Glen Waverley’s popularity sees homes rising above the rest
Glen Waverley is a suburb in flux. Its population is growing, its schools are full to the brim and property prices are on the up.
In a plan to keep up with the suburb’s popularity, a trio of new towers with more than 550 apartments will soon rise up. Sky Garden is part of a $500 million revamp of The Glen shopping centre, which will see car parking – a bugbear for locals – expand and a new public square connecting the shopping centre to the cafe and restaurant strip on Kingsway.
The three towers will be above the retail podium, at 18, 10 and 11 levels respectively.
Apartment projects like Sky Garden that integrate retail and entertainment precincts are the way of the future, architect and Rothelowman principal Shane Rothe says.
“I see big cities in Australia especially, turning towards these types of locations for people to live and so the architecture tends to respond to that issue in itself,” Rothe says.
“It means people can shop and be entertained right below their apartment. To live above these projects, like The Glen, is an opportunity that very few people will come across in the short term.”
The sculptural shapes of the buildings are designed to be appreciated when seen up close as well as from a distance. Their individual colours have been inspired by the changing hues of the sky.
“We’ve chosen to treat the architecture similarly, but to apply different colour to the architecture to reinforce a separate identity,” he says.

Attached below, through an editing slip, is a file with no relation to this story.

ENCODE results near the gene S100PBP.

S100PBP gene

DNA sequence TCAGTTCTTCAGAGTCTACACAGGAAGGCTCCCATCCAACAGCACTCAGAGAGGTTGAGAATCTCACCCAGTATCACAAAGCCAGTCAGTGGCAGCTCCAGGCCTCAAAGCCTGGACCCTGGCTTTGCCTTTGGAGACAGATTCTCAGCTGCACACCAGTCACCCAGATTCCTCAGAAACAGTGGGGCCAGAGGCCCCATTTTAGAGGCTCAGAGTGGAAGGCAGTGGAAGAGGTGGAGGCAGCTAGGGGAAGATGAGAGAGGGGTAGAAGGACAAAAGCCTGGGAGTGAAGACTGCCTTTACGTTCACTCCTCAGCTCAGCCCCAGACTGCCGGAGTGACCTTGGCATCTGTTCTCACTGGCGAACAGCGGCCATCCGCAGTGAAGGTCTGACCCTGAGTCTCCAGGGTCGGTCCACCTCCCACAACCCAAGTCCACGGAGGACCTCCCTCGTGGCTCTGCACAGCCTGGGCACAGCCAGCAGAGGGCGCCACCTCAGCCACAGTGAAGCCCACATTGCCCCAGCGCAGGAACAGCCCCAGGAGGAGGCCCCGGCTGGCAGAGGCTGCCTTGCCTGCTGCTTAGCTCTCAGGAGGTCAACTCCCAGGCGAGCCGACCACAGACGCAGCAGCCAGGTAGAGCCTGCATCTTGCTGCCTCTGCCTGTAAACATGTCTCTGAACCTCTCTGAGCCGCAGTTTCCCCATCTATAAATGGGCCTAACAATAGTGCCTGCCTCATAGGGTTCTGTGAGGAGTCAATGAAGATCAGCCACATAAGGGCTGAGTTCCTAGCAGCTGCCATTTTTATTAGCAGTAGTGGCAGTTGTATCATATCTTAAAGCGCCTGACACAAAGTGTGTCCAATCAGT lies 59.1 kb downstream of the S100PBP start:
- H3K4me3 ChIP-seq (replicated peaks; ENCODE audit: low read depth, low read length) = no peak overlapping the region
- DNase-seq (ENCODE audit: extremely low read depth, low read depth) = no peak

“The colours respond to the skyline, the sunset, the sunrise. For instance, the eastern-most tower is a burnished bronze, the western-most tower is a sunset blush and the central tower is an indigo blue, picking up on the sky during the day. So we’re trying to pick on these three fields that the climate would bring in that location – the sun rising in the Dandenongs to the east to the sun setting to the city in the west.”
For Nolan Taing, who co-owns modern Asian fusion restaurant The Workshop Brothers cafe with his brother Brian, the redevelopment reflects the many changes afoot in Glen Waverley.
“We grew up in the area and demographics have definitely changed, there’s been an influx of mainland Chinese in the area,” Taing says.
“For example in the last two or three months, there’s been about two or three hotpot places open in the area. But at the same time we still get the millennial crowd coming through who want other offerings besides Chinese hotpots.”